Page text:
The power of personal connections

The real health impact of social isolation and loneliness
4 MINUTE READ
print story
4 MINUTE READ
print story

Humans are naturally social creatures. In fact, meaningful connections and relationships can help us live longer, happier lives.

Pre-pandemic, social isolation was the number 1 issue facing adults over 50, affecting the mental and physical health of one in five seniors. COVID-19 lockdowns have just made things worse — no visits with the grandkids or family dinners or friends popping by for coffee.

Studies from the U.S. Centers for Disease Control and Prevention show that social isolation significantly increases a person’s risk of premature death and is associated with a 50 per cent increase in dementia risk. When a person has poor social relationships, their risk of heart disease and stroke increases significantly. And loneliness is associated with higher rates of depression, anxiety and suicide.

Social isolation is defined as lacking meaningful relationships, mutually rewarding interactions and personal connections. This differs from loneliness, which is described as a feeling of being alone, regardless of social contact.

The risk of social isolation is further increased for low-income seniors, immigrants, racialized minorities and members of the LGBTQ2I community. The same goes for people who have multiple chronic health problems, such as decreased mobility and cognitive impairment, and those who are experiencing changing family structures or major life transitions, including retirement.

So what’s the solution? Why not ask older Canadians what they need? Because ageism is inherent in current policies, says Charlene Chu, an assistant professor at the Lawrence S. Bloomberg Faculty of Nursing at the University of Toronto. “Any decisions that are being made need to include older adults,” she adds. “Their voices aren’t included in the policies, decisions and innovations that are targeted toward them.”

Building age-friendly communities that ensure the well-being of residents of all ages should be a priority to combat social isolation. Everyone benefits from better transportation and improved infrastructure, such as parks, where people can engage with one another. “By making things accessible to older adults,” Chu continues, “you make things accessible to everyone, like people who need strollers or wheelchairs.”

Doctors and clinicians can also play a role, assessing at-risk patients and connecting them to community resources for help. Little gestures, such as checking in with isolated friends, family and neighbours, can make a big difference too. “Call them so they can hear your voice, instead of texting them,” suggests Chu. Offering help, even if it’s just getting groceries, can go a long way.

Technology can play a positive role in creating community — older adults can organize a daily morning coffee over Zoom as a way of keeping in touch. And tech options are becoming more accessible, Chu points out. For example, seniors with dexterity issues might benefit from a voice-controlled virtual assistant, like Alexa, to stay connected.

Seniors are the fastest-growing demographic in Canada, but gaps in health care and social policies are creating barriers to their independence and preventing them from fulfilling their essential role in society. “Not everyone will experience racism or sexism,” says Chu, “but everyone will experience ageism.”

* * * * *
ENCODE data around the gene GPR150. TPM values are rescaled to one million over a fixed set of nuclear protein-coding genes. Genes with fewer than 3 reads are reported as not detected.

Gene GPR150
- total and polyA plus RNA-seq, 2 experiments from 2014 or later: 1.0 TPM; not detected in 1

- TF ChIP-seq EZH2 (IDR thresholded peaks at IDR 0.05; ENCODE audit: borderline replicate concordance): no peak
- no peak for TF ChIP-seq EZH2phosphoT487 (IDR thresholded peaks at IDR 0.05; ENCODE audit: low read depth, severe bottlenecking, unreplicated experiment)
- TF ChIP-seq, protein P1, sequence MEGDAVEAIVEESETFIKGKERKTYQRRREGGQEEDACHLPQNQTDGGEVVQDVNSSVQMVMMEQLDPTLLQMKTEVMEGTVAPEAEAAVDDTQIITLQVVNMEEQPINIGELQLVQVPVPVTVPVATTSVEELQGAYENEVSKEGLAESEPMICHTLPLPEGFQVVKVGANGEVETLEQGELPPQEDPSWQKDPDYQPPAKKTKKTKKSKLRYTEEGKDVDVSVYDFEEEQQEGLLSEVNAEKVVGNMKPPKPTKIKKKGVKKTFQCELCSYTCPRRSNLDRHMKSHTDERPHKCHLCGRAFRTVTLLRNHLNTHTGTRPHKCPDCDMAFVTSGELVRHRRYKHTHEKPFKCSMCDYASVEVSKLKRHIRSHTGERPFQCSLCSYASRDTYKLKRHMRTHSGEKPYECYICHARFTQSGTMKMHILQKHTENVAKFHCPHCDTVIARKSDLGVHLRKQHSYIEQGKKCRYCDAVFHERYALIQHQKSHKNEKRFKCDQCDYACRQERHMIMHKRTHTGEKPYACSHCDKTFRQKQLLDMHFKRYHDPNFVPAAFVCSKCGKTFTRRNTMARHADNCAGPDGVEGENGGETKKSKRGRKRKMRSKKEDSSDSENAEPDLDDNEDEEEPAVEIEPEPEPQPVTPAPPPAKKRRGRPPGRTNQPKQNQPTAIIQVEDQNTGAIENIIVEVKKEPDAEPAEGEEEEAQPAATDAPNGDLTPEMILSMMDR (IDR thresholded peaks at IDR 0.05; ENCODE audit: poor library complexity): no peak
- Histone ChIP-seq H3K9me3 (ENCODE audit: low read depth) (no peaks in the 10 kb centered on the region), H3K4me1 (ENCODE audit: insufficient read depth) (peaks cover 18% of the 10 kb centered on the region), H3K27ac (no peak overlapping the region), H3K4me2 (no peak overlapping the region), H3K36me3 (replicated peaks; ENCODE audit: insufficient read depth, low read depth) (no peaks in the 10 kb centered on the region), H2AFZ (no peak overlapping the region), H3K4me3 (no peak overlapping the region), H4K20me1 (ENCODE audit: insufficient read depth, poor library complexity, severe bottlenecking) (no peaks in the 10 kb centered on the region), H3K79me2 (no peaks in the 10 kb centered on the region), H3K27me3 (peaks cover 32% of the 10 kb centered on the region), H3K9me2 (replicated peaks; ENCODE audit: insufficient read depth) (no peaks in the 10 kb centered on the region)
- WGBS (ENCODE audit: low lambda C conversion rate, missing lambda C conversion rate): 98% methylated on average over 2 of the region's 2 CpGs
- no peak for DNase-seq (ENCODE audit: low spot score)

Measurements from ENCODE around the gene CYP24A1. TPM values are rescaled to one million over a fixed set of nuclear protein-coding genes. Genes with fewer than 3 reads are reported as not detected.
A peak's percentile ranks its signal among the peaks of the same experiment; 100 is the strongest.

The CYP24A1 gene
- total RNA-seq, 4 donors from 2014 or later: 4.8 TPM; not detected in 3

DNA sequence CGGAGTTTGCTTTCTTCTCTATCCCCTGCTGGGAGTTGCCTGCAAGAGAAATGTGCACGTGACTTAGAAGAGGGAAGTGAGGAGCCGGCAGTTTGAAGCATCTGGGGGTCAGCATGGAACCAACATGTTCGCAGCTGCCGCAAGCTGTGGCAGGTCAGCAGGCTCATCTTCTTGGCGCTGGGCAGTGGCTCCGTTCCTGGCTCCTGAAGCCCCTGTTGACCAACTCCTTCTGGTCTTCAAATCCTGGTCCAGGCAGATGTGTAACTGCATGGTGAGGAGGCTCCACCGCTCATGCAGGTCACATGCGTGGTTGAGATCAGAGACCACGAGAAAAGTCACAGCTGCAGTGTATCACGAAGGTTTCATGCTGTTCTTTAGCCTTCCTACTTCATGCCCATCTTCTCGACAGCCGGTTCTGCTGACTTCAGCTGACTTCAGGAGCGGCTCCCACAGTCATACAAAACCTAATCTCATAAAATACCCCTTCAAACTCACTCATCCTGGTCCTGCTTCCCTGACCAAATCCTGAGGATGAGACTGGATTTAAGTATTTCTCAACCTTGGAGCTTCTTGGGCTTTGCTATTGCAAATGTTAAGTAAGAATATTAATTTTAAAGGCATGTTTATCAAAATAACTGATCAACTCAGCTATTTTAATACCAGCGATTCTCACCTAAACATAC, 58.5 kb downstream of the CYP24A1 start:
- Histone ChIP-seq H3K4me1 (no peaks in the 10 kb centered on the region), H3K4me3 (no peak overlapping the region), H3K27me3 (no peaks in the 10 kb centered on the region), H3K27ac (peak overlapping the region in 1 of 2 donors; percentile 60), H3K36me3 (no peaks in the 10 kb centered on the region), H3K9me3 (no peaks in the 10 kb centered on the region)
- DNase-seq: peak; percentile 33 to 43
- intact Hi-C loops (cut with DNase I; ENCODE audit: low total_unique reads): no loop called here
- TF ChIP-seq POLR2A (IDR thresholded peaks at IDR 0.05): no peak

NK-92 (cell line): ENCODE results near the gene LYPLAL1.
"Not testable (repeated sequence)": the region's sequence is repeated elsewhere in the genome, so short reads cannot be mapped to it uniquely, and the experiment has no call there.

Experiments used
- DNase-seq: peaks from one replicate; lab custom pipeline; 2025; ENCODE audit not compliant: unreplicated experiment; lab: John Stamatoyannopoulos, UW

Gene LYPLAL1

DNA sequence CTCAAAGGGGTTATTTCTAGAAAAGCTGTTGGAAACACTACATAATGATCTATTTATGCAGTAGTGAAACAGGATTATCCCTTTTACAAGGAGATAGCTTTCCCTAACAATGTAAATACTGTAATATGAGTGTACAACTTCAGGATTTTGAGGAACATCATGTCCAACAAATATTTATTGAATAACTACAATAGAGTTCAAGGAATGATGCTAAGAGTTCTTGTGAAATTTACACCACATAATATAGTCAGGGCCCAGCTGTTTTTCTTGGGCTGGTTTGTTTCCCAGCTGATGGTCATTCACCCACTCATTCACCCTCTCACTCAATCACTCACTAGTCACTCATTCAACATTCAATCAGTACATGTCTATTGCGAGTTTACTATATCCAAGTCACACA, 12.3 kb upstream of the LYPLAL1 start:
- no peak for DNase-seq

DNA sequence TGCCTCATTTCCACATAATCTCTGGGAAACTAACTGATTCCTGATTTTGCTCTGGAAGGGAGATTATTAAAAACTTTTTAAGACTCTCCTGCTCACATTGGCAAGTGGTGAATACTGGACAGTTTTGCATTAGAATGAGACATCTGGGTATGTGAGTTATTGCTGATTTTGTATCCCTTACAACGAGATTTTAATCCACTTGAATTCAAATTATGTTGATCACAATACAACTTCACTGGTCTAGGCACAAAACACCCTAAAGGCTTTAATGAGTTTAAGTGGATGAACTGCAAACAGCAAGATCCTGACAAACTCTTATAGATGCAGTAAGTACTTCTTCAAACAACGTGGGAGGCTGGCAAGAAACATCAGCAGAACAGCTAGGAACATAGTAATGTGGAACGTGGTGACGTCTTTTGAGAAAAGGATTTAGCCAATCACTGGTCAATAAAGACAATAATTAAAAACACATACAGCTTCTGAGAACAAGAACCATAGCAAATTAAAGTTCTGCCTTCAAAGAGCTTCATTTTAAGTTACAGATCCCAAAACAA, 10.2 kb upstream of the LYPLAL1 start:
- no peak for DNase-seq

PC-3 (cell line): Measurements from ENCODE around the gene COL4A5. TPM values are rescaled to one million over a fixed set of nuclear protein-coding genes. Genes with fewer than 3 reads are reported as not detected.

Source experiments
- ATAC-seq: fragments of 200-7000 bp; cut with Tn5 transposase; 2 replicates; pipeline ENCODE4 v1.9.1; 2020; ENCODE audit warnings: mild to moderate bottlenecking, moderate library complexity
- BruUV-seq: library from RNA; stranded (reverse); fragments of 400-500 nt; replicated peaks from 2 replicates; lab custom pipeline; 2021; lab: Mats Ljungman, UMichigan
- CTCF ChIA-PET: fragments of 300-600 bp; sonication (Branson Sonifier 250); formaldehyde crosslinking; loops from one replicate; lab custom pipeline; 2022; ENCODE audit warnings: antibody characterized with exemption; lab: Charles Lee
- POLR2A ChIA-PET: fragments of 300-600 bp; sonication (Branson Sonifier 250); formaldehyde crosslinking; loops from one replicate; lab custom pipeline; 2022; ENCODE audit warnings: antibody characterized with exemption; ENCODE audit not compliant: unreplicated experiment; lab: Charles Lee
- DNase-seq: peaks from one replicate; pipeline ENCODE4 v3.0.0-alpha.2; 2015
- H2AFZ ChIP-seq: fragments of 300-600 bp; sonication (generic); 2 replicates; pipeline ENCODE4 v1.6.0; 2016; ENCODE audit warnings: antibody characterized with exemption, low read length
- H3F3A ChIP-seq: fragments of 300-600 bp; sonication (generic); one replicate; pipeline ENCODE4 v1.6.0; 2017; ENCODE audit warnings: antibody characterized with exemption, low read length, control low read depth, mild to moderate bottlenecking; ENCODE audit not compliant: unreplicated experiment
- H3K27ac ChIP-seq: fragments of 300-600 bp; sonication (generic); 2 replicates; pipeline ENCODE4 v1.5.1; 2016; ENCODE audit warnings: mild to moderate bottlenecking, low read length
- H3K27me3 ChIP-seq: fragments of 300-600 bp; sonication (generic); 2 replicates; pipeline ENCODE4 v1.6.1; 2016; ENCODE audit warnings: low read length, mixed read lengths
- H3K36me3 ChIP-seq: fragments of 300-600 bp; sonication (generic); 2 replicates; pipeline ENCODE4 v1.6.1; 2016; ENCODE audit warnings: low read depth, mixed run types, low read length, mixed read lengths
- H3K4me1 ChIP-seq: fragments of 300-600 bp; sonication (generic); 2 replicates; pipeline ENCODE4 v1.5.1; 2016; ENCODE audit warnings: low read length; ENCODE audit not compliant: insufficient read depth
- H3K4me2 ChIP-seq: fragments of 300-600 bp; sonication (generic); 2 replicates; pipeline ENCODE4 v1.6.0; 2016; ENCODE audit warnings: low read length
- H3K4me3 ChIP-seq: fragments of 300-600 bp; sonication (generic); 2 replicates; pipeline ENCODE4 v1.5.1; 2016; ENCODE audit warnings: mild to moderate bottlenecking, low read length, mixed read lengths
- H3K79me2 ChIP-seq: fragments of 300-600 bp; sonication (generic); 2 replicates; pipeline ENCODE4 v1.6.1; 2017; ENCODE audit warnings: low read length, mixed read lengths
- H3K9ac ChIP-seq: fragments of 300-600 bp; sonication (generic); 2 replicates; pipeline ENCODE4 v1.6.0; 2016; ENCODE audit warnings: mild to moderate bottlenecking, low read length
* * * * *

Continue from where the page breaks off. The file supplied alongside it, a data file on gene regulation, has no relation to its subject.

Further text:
“Call them so they can hear your voice, instead of texting them.” -Charlene Chu

Social Isolation Awareness Month

This campaign, launched in 2018 by the RTOERO Foundation, runs every October. It is a month-long commitment to increasing awareness around the issue and raises $100,000 annually to help fund academic research, organizations and community projects working to address social isolation.

Contributors can sign up for the campaign in September, joining a network of like-minded people working to help keep older adults engaged. Participants receive weekly emails from the foundation with tips for identifying people in their communities who are socially isolated and an action plan for how to help.

In addition to raising research funds, the campaign hopes to encourage people to think about the issue, understand the early signs and step in to help. “Social isolation happens slowly; it creeps up on you,” says Mike Prentice, executive director of the RTOERO Foundation. “The more isolated and lonely you become, the more you lose your social skills. It becomes harder to engage with people and the world when you have the opportunity. By the time you recognize there’s an issue, you’re disconnected from society, friends and family. You’re so deep into it that it’s hard to get out.”

COVID-19 has exacerbated the issue of social isolation, making it harder for everyone — especially seniors — to stay connected to one another. Prentice predicts that statistics on the pandemic’s impact on senior mental and physical health will surface in late 2021 or 2022, showing rising rates of isolation in the community.

Sign up to be part of the foundation’s Social Isolation Awareness Month today at https://bit.ly/2S6wAF6.

more from the author
Smiling fitness instructor in discussion with clients during class in gym
more foundation
Grandfather and granddaughter sitting on patio and smiling at each other
Family toasting drinks during birthday party

We want to hear from you!

We welcome your feedback and want to hear from you. Letters may be edited for length and clarity at the discretion of the editor.